The second scenario for priors is a lot more interesting. For example, if we have a lot of predictors, we might want to *eliminate* some of our predictors, that is, set \(\beta_k=0\), in some systematic way. This will prevent over-fitting and overall will give us a simpler model. Picking a prior which is concentrated at \(0\) achieves just this.

Consider the Laplace distribution as our prior: \(p(\beta | X)=p(\beta) = \prod_{k=1}^p\frac{1}{2\gamma}e^{-|\beta_k|/\gamma}\)

```
merge(tibble(gamma = c(.2,.5,1,5)), tibble(x = seq(-10,10,0.1)), all = T) %>%
mutate(y = exp(-abs(x)/gamma)/(2*gamma),
gamma = as.factor(gamma)) %>%
ggplot(aes(x, y, colour = gamma)) +
geom_line() +
labs(
title = 'Density of the Laplace distribution',
x = 'beta',
y = 'Density'
)
```

That big old spike concentrated at zero will favour \(\beta_k=0\). It becomes a lot more familiar once we look at the maximum of the posterior

\[ \begin{aligned} \max_\beta p(\beta|X,Y) &= \min_\beta - \log(p(\beta|X,Y)) \\ &= \min_\beta - \log(e^{-\sum_{k=1}^p|\beta_k|/\gamma}e^{-\frac{1}{2}(Y-X\beta)^T(Y-X\beta)}) + \text{const.} \\ &= \min_\beta \frac{1}{\gamma}\sum_{k=1}^p |\beta_k| + \frac{1}{2}(Y-X\beta)^T(Y-X\beta) \end{aligned} \]

which is just the old LASSO resgression.

# How to pick a likelihood?

Picking a likelihood equates to picking model. This can go from simple models like linear regression to more complicated models such as deep neural networks. There are some problems in these domains. For example, it is difficult to write down the explicit likelihood function of a deep neural network with many nodes and layers, and even more difficult to consider also pooling layers and other weirdness. There is currently ongoing efforts in trying to understand these complicated models from a Bayesian perspective.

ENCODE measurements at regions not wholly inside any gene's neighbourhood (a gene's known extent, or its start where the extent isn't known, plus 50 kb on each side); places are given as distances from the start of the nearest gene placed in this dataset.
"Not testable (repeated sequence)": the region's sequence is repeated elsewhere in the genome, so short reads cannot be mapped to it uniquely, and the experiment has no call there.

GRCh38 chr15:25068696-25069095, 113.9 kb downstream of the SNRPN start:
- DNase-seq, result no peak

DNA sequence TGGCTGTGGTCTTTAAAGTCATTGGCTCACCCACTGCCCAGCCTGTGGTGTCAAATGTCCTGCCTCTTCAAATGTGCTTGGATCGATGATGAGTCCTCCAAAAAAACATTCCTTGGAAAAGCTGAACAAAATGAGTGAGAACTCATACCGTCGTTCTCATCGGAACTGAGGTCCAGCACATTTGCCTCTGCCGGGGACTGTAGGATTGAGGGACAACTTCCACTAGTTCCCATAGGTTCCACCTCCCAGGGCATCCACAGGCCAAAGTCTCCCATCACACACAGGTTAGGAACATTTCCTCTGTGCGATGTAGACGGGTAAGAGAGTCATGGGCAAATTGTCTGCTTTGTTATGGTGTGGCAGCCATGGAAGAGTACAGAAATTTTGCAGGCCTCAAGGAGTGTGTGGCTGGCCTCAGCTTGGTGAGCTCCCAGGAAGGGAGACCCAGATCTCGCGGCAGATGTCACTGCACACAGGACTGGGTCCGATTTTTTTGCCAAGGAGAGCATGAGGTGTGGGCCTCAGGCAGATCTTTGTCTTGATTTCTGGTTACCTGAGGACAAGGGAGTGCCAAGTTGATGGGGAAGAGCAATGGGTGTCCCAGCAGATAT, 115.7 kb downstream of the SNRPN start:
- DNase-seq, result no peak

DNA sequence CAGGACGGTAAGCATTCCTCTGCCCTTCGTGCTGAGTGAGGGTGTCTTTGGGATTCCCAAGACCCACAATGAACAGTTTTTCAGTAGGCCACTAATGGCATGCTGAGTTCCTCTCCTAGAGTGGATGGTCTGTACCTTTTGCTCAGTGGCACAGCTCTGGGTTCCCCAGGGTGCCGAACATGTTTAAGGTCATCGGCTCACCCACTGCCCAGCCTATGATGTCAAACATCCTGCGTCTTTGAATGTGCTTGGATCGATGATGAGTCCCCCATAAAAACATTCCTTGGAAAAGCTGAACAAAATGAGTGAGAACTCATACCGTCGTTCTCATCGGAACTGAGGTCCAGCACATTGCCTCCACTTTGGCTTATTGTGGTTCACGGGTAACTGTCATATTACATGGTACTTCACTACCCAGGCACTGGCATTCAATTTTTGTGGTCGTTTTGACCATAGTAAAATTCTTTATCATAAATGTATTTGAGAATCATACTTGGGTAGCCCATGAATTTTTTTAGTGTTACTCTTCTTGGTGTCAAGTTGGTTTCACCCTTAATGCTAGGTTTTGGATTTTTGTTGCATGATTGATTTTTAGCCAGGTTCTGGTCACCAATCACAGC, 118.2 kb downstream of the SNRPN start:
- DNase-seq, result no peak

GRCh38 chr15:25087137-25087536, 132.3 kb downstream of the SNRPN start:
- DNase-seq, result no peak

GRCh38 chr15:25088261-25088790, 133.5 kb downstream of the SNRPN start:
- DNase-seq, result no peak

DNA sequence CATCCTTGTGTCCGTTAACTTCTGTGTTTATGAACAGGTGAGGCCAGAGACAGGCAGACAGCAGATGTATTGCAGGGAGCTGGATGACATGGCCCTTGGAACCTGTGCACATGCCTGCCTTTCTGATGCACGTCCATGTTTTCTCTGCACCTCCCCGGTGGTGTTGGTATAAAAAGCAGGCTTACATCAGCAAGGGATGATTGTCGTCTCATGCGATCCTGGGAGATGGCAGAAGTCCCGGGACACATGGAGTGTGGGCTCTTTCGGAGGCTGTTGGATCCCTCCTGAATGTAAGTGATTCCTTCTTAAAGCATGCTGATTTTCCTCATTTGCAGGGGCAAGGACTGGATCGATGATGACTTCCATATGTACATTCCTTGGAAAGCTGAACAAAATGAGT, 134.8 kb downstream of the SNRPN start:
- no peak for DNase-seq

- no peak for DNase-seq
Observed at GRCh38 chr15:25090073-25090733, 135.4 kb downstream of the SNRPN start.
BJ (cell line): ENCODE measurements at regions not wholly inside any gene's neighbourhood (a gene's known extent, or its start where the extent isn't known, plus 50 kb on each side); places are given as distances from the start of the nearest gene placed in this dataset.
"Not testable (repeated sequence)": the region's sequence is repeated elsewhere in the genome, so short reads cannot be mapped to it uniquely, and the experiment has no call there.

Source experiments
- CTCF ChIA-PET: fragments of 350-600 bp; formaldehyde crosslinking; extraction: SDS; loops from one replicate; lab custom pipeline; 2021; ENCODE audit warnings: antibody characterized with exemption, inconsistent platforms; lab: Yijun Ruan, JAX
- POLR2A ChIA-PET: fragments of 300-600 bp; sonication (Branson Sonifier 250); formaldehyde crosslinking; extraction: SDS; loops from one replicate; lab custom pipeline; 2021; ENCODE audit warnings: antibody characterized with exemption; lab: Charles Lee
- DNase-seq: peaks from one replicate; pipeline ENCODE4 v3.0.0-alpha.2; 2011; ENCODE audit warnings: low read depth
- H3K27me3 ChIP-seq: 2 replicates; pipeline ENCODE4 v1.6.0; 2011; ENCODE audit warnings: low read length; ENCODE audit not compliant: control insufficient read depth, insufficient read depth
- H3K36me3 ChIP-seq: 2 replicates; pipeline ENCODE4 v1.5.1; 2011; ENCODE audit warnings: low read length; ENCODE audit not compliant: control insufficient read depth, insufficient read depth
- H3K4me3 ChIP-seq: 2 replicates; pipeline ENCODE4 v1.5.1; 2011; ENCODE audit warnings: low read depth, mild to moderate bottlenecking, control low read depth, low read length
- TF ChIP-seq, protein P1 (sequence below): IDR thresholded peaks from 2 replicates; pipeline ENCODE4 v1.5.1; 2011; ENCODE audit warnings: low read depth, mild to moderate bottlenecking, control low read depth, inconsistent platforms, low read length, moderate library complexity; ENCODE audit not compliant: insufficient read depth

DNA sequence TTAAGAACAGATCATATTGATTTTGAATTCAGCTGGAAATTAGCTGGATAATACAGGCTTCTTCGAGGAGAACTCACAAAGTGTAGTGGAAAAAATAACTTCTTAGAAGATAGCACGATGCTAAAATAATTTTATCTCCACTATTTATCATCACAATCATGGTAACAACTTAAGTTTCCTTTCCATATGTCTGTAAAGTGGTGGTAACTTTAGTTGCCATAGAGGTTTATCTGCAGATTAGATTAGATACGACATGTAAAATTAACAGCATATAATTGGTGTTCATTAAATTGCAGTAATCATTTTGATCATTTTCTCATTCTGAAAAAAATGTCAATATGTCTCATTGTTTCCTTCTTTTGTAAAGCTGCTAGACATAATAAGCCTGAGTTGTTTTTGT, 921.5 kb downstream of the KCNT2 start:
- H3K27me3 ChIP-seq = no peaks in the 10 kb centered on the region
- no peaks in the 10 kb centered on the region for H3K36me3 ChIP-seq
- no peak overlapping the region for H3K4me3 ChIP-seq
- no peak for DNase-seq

# Evidence required

So why would you ever take the maximum of the posterior if you can have the whole posterior? The answer to that is the evidence. That little integral at the bottom is super duper intractable in some cases. Trying to numerically integrate a complicated function in 100 dimensional space is quite a challenging task. Luckily, there are quite a few techniques that make this feasible but that’s a story for an other day.

# Turtles all the way down

Of course, we don’t have to stop our Bayesian analysis on just one parameter \(\beta\) that is random. For example, we can impose that \(\beta\), the random parameter we are trying to estimate, itself depends on yet an other variable. This is called **hierarchical modeling**, as a solid example, take \[
\begin{aligned}
\alpha \sim \text{Normal}(0,1)\\
\sigma \sim \text{Exponential}(1)\\
\beta \sim \text{Normal}(\alpha,\sigma)
\end{aligned}
\] and try to infer the posterior distribution \(p(\alpha, \sigma, \beta | X, Y)\).

I hope that gives a very brief overview of Bayesian statistics. In the upcoming posts, I hope to explore these in more detail. Stay tuned!